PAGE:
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Online Trading: Buying My First Stock

Sept. 13, 2012
5 mins
A woman working on a desktop computer looks at something on a man's laptop

Big news - I have officially taken the plunge and have become a shareholder! Allow me to introduce you to my first stock: Dollarama (DOL.TO), five shares of which I snapped up on the TSE last Friday at $60.47 each.

There are a few reasons why this particular stock made the cut. First, it’s a company that I recognize, and have had my own positive, personal experiences with (it’s an absolute mecca for those setting up an apartment on the cheap). Second, I think it’s poised for growth - big time. How did I come up with this grandiose future prediction? Rather than a crystal ball, I dove into Dollarama’s background.

The Company Lowdown

Dollarama is a family-owned, Montreal-based discount retailer with merchandise priced between $1 and $2. The company is part of the consumer-defensive sector and employs 14,824 people at 721 locations across Canada.

Dollarama debuted its IPO in 2009 at $17.50, and share prices have ballooned since. While the perfect time to invest in this company for a BIG payoff may have been three years ago, I’m both comforted and motivated by their track record of revenue growth year-over-year. The company saw a net income boost from $73,000,000 in 2010 to $117,000,000 in 2011, and that has grown further still to $173,000,000 this year. As of the fiscal period ending in April 2012, sales have increased 14.2%, and expansion plans are aggressive, with 17 new locations introduced this year. As earnings per share have also steadily increased, why should I believe this coming year to be different?

Keeping Tabs On Change

However, one change in policy has caught my eye - as of August this year, Dollarama introduced a higher price point for some non-grocery items, at $2.50 and $3. Whether consumers will be dissuaded by shelling out slightly more on already rock-bottom prices is something I’ll need to keep tabs on.

The company also received approval for the cancellation of  2,583,264 common shares in June -  a move the company believes will increase shareholder value. Let’s hope they’re right about that!

Assessing My Strategy

I’ve mentioned that this stock won out partly due to familiarity. While it may not be the most technically sound method of choice, I was drawn to the familiar face amongst a sea of commodities on the TSE - hey, you have to start somewhere! While at first glance it appears to be an expensive stock with a high P/E of 24 (compared to the industry average of 16), I believe it will continue its upward price trajectory over the year to come - a great fit for my “wait and see” approach.

I Need A Dolla, Dolla

My mind was made up - but buying Dollarama wasn’t as simple as going with the moment’s snap quote. Rather, making my move became a lesson in patience. I’d been eyeing DOL.TO for about a couple of weeks, but had been initially frightened off due to its high P/E and August’s downward trend. What finally prompted me to move, though, was checking out the company’s performance on a six-month candle chart. Seeing as the stock price has gone up steadily since the IPO, I figured checking out more recent support and resistance indicators would clue me in to a good entry price.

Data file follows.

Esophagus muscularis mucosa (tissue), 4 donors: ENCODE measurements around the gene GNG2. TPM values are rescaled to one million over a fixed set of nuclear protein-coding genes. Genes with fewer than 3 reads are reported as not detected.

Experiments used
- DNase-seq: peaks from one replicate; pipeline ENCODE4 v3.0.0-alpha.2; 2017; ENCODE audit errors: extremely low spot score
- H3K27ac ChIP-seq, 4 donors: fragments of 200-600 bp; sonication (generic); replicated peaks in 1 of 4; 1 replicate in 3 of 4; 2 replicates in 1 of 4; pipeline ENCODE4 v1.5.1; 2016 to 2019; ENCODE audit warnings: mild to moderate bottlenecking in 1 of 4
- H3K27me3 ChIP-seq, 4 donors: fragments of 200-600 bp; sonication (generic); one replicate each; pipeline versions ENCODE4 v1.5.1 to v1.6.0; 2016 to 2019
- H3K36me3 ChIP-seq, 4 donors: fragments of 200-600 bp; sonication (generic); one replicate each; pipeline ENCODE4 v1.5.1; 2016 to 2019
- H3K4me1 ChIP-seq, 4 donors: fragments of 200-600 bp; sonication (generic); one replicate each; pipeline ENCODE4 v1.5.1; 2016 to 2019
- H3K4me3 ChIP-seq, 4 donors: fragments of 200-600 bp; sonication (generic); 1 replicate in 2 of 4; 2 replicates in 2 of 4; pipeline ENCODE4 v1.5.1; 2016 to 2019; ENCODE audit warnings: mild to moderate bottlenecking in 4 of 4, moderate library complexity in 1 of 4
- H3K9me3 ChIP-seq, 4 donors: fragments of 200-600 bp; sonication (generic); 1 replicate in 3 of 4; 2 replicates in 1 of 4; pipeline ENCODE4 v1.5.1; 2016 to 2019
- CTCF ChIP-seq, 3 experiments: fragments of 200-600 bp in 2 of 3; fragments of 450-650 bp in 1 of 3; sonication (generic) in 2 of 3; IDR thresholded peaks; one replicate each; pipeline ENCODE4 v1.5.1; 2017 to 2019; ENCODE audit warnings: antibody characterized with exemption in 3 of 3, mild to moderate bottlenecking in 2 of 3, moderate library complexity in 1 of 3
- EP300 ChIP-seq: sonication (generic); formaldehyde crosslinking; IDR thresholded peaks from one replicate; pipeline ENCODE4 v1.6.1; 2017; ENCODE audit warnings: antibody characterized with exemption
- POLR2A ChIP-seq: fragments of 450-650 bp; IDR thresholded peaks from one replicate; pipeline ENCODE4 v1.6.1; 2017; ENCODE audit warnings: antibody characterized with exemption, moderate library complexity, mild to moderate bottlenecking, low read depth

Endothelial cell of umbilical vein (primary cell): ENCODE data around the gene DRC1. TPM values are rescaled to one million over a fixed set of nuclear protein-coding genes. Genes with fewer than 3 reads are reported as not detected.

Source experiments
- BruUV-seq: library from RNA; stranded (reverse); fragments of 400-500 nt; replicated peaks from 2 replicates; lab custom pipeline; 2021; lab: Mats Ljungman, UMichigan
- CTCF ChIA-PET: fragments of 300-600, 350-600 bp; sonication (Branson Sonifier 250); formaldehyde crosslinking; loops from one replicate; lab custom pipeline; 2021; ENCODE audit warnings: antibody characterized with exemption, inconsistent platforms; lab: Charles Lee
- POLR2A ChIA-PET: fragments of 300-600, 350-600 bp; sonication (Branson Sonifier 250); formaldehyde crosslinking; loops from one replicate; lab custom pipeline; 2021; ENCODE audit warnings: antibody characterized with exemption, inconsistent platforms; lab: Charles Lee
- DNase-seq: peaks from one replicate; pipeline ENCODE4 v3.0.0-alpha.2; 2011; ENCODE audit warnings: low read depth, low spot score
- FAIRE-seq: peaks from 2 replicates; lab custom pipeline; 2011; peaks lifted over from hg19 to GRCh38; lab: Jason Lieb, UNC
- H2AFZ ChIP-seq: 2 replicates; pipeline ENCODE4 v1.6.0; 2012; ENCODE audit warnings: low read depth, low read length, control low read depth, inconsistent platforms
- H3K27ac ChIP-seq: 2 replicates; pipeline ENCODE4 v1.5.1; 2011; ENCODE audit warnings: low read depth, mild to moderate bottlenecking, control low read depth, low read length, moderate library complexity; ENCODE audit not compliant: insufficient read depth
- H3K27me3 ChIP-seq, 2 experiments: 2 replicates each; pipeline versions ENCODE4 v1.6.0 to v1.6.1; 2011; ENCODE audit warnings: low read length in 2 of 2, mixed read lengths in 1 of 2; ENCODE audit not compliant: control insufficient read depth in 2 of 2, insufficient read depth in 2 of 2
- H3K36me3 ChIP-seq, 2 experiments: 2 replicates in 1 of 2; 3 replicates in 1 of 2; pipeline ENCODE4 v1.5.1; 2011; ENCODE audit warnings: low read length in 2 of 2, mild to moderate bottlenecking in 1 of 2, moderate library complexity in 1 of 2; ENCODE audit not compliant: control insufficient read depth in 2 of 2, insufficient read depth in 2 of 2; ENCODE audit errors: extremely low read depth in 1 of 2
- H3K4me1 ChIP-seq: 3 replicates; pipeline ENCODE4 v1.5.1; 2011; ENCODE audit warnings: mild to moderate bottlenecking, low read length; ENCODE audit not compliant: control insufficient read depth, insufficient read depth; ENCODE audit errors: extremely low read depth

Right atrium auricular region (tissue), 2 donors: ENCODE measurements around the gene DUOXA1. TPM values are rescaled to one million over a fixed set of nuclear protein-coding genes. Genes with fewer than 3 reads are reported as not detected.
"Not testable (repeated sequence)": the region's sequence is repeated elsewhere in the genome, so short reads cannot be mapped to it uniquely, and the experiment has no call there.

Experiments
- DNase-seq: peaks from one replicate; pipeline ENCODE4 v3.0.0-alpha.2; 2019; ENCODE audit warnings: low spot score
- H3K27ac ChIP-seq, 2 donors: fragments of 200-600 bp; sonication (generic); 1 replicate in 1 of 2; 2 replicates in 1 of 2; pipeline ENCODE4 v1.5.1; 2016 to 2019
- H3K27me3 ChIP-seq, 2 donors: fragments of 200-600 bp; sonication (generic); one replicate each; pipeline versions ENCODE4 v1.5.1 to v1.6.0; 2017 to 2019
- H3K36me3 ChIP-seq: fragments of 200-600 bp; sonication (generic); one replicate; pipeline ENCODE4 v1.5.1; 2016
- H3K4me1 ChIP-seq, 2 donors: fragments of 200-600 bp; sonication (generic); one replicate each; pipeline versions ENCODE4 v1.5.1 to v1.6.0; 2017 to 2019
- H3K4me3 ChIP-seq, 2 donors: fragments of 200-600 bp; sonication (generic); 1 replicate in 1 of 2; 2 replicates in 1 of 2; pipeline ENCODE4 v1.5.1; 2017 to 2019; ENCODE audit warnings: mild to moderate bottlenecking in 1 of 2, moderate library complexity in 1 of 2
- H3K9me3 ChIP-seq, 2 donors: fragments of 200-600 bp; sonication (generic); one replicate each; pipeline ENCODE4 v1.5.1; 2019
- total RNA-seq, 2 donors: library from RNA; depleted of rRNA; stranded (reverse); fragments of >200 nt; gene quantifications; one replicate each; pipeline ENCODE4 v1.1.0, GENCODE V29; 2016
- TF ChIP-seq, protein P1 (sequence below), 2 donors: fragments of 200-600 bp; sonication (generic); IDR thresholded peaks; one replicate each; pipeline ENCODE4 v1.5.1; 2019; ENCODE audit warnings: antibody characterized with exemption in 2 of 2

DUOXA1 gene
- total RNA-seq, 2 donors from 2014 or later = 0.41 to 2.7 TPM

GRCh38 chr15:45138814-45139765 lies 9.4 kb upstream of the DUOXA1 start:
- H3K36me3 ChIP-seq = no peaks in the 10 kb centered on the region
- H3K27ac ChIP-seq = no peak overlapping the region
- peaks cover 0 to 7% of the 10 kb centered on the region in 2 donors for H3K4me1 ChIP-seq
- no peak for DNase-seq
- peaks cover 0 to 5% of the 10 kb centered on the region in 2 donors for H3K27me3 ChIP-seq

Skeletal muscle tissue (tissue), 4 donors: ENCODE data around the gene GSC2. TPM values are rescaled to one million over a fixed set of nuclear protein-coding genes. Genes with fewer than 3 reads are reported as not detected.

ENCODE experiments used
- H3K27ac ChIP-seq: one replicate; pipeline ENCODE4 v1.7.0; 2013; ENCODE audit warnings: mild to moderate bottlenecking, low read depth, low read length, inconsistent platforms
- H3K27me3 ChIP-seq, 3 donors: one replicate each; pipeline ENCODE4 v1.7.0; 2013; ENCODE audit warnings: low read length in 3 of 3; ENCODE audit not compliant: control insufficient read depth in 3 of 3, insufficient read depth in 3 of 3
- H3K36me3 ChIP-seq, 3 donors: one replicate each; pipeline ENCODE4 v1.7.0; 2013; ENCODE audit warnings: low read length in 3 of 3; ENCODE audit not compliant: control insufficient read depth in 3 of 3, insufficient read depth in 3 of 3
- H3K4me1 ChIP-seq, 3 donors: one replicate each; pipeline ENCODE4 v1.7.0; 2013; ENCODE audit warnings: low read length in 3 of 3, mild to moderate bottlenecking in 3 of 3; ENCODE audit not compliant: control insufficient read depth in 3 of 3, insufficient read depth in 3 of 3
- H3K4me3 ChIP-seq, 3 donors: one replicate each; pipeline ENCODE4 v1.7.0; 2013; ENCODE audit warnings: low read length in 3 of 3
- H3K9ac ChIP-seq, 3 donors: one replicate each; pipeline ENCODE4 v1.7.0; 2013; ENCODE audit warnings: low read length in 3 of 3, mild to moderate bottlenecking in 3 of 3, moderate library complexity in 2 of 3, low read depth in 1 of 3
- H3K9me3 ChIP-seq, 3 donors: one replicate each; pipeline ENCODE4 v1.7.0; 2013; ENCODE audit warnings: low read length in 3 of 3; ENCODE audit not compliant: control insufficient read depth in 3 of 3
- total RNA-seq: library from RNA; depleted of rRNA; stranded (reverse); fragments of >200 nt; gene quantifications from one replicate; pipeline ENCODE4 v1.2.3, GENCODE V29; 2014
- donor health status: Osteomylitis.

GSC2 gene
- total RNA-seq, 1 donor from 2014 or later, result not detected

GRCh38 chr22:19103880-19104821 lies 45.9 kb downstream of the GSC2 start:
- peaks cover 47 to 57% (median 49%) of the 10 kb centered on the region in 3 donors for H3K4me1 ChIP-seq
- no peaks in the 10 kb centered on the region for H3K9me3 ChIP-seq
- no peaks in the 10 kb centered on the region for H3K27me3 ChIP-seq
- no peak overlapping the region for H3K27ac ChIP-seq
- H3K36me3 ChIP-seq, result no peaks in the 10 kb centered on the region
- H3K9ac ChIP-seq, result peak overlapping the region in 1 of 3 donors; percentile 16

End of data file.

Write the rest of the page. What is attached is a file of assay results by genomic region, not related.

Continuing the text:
How Does Support and Resistance Work?

Analyzing these two factors determines the “ceiling” and “floor” of your stock’s price - invisible limits placed on price fluctuations by the nature of the market. For example, looking at a charted area of time, you may notice a stock has a hard time breaking above a specific price point. This is the resistance, and it generally means that shareholders recognize a peak in value, and sell as a result to reap the profits - and prices begin to fall. On the flip side, support is a barrier preventing a stock’s value from dipping too low - traders watching the stock snap it up when it reaches competitive entry-level prices, thereby driving the value back up.

Making My Move

In the case of Dollarama, I determined the resistance barrier for the past six months to be around $65 a share, and the support at $60. I attempted by first order on Questrade's IQ Web platform on September 6, as bids hit the $60.95 mark. Feeling optimistic, I placed my order of five shares with a stop limit at $60.55 - turned out, that was wishful thinking. Twenty-four hours later found me with a cancelled order - and still no shares. Checking back almost hourly on September 7, I finally saw what I was looking for: a window at $60.47. Mine!

How We’re Doing... So Far

In the week to follow, I’ve seen fairly flat activity, bobbing slightly above and below my buy price. I’m feeling confident, though,  that I’ve come in on a good thing and at a smart entry point. If time is any indicator, we should be going up in the short term, and higher still in the long. Check in next time to see if I’m on the money!

Are you an online trading newbie? Read the previous entries to my series and follow along as I make heads and tails of the stock market:

Set Rules For Risk Management

Trading Stocks with Mobile Apps

What Is The Forex?

Picking Your Stocks? Do Your Homework

Choosing Your Best Online Brokerage

Learning to Trade Stocks Online: A Newbie’s Experience

Do you have trading words of wisdom to share? Shoot us a comment.

Penelope Graham

A first-time homeowner and newbie investor, Penelope Graham is the quintessential millennial, navigating the world of personal finance and wealth management. A self-professed monetary policy nerd, she follows the often-controversial housing market closely and specializes in mortgage, credit card and personal finance news.

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